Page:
Amongst the hillfolk themselves, and in particular amongst the healers and magical practitioners, the mountains were an endless source of terror and power. Healers in the Ozarks are commonly referred to as people who know things—setting them apart from ordinary people in the community. This knowledge, gift, power, however you want to call it, often came with a price. Firstly, the healer must sacrifice having a regular life for the work. And secondly, the healer must go to all the places that would normally scare the pants off anyone else. It's in these dark, mountainous regions where the healer can find places of power. Stories abound about healers who in full or in part received their gift from some otherworldly or divine source in the mountains. Often this illumination takes on Christian overtones, but for some, the source of this power comes from the spirits, namely the Little People.

Many Ozark verbal charms and rituals remember the connection to the mountains not only by using this environment as an auspicious power place but also through the use of symbolic language that invokes the mountain's magic remotely. Below is a small example of such rituals. All of these were passed to me by my own teachers and now I am passing them to you.

Petitioning the Mountain Spirits for Protection
The spirits who inhabit the magical mountain spaces have personalities that reflect the neutral power of nature itself. In general, a good rule could be that whatever you give to the mountain, the mountain will give back. Treat the mountain with kindness, and you will be blessed and protected. Harm or destroy the mountain, and you will receive the same in return. This simple ritual is used whenever you are seeking protection from a mountain or any of its inhabitants.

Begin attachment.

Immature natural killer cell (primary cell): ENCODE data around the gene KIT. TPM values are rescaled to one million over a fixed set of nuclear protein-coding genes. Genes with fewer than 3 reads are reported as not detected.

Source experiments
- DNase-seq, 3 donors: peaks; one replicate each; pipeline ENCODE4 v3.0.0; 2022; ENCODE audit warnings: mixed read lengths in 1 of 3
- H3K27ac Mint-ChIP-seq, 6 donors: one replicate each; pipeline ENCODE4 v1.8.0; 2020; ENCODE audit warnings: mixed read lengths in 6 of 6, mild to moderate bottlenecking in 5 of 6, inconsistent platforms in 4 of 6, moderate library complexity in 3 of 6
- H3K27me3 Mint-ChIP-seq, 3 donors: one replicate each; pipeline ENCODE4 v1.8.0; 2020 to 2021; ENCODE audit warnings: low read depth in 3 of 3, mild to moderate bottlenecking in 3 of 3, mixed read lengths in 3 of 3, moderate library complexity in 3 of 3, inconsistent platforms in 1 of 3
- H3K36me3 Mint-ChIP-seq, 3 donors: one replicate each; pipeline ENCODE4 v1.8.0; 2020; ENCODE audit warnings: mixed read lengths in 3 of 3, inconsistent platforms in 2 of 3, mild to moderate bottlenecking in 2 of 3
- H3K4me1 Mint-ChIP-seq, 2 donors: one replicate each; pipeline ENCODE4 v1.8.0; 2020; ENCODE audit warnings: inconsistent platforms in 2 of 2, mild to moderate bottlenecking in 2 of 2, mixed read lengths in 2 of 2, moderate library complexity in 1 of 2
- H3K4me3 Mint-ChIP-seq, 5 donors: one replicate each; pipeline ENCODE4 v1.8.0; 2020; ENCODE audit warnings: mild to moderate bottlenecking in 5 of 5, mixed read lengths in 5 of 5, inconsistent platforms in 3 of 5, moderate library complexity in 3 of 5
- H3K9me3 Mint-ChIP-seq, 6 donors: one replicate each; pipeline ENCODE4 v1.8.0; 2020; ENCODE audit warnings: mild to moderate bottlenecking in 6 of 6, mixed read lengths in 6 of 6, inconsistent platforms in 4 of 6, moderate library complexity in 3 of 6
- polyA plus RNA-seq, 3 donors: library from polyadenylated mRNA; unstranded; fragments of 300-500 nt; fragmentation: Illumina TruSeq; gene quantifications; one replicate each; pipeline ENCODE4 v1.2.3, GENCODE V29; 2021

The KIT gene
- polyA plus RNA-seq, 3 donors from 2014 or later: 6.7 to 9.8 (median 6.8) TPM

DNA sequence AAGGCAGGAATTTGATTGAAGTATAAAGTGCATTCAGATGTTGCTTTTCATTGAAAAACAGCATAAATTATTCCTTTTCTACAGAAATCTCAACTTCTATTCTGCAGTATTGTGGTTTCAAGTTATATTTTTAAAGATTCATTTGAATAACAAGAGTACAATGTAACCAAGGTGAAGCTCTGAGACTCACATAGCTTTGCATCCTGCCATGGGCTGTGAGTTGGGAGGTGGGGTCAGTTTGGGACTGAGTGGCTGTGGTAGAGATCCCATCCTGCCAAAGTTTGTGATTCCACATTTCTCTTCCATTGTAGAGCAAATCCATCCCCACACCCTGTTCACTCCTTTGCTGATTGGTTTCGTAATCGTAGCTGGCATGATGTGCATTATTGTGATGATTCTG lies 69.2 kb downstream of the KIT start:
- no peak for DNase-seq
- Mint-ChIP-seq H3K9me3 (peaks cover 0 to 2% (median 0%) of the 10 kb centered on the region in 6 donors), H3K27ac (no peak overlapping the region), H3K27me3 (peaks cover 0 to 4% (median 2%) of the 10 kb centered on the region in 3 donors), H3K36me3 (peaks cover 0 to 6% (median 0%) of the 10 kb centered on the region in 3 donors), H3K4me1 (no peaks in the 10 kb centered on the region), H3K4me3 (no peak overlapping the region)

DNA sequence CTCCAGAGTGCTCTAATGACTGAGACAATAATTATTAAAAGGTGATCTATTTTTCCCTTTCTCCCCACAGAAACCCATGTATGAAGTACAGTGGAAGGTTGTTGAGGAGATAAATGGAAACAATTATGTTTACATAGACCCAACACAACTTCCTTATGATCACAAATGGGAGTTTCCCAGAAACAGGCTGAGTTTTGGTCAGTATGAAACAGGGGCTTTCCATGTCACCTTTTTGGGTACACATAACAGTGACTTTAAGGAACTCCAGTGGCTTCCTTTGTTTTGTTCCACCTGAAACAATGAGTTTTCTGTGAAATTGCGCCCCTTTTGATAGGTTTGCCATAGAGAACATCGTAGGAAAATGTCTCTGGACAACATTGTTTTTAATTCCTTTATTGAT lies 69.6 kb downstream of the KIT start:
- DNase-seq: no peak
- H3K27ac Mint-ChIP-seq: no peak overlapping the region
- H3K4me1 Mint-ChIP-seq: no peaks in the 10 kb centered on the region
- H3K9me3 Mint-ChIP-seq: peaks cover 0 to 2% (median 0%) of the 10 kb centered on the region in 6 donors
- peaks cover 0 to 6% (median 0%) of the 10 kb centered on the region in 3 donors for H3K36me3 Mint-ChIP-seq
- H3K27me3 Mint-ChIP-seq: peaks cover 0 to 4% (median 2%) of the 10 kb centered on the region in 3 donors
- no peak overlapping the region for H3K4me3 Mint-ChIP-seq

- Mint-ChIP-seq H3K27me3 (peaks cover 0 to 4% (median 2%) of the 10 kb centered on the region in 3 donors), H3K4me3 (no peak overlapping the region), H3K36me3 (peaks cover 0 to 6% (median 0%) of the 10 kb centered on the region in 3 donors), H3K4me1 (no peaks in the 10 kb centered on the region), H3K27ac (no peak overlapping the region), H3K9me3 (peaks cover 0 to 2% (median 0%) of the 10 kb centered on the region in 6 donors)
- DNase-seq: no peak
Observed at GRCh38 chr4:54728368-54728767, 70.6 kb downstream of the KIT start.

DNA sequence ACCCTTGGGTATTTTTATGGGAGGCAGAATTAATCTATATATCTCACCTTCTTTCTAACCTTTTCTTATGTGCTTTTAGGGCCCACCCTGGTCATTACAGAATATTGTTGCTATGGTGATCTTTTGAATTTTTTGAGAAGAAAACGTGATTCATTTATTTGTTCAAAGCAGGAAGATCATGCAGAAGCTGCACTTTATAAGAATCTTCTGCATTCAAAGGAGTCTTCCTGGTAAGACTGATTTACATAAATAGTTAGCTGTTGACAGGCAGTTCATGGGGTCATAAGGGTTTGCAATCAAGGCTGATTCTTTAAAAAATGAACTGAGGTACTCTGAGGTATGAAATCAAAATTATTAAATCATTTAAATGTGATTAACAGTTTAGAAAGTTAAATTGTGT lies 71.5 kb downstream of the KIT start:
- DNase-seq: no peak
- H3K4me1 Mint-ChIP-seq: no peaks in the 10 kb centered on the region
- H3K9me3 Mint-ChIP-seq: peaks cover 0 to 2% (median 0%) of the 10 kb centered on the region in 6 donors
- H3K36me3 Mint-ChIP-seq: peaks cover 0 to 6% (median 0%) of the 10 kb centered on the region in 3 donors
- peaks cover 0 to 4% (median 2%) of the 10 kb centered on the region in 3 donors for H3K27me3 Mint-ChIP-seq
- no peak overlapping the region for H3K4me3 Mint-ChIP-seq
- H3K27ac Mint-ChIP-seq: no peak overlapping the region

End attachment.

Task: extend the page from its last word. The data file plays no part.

Ingredients:

  • Food and drink offerings: whole dried oats, whole dried barley, and cornmeal (equal parts); milk, water, fruit juice, or black tea
  • Red ribbon, two feet long

Begin by gathering your food and drink items. I recommend putting both in separate canning jars or containers with lids. This way, you can throw them in a backpack for the hike. Next, go out to a mountain, any time of the day. This can be a specific mountain you know and love, or any mountain you'd like to petition for this work. I usually like developing a relationship with a mountain and its inhabitants before petitioning, but I've also found mountains will naturally return kind intentions with kindness.

When you're out on the mountain, use your to find the most auspicious place for the offerings. This might be a cave, old tree, waterfall, etc. Feel the pull to this spot in your body—trust yourself and trust the mountain. Once you find the power place, pour the food offerings on the ground, trunk of a tree, boulder, etc. Pour the drink offering over the food offerings. Repeat the verbal charm below while holding the red ribbon:

Mountain, I call you!
Mountain, friend, I call you!
Mountain, friend, for protection, I call you!
Mountain, friend, for protection, I'll give you a pretty ribbon for your hair!
Mountain, friend, for protection, I'll give you food for your hungry stomach!
Mountain, friend, for protection, I'll give you a drink for your thirsty mouth!
Mountain, friend, for protection, I call you!
Mountain, friend, I call you!
Mountain, I call you!

Finish by tying the ribbon in a tree near to the offerings, or if your power place is a tree, you can tie it in its branches. If you feel pulled to a specific object in the power place—such as a rock, branch, plant, bone, feather, etc.—take it with you as the mountain will often give gifts in exchange for gifts.

To Remove Your Enemy's Power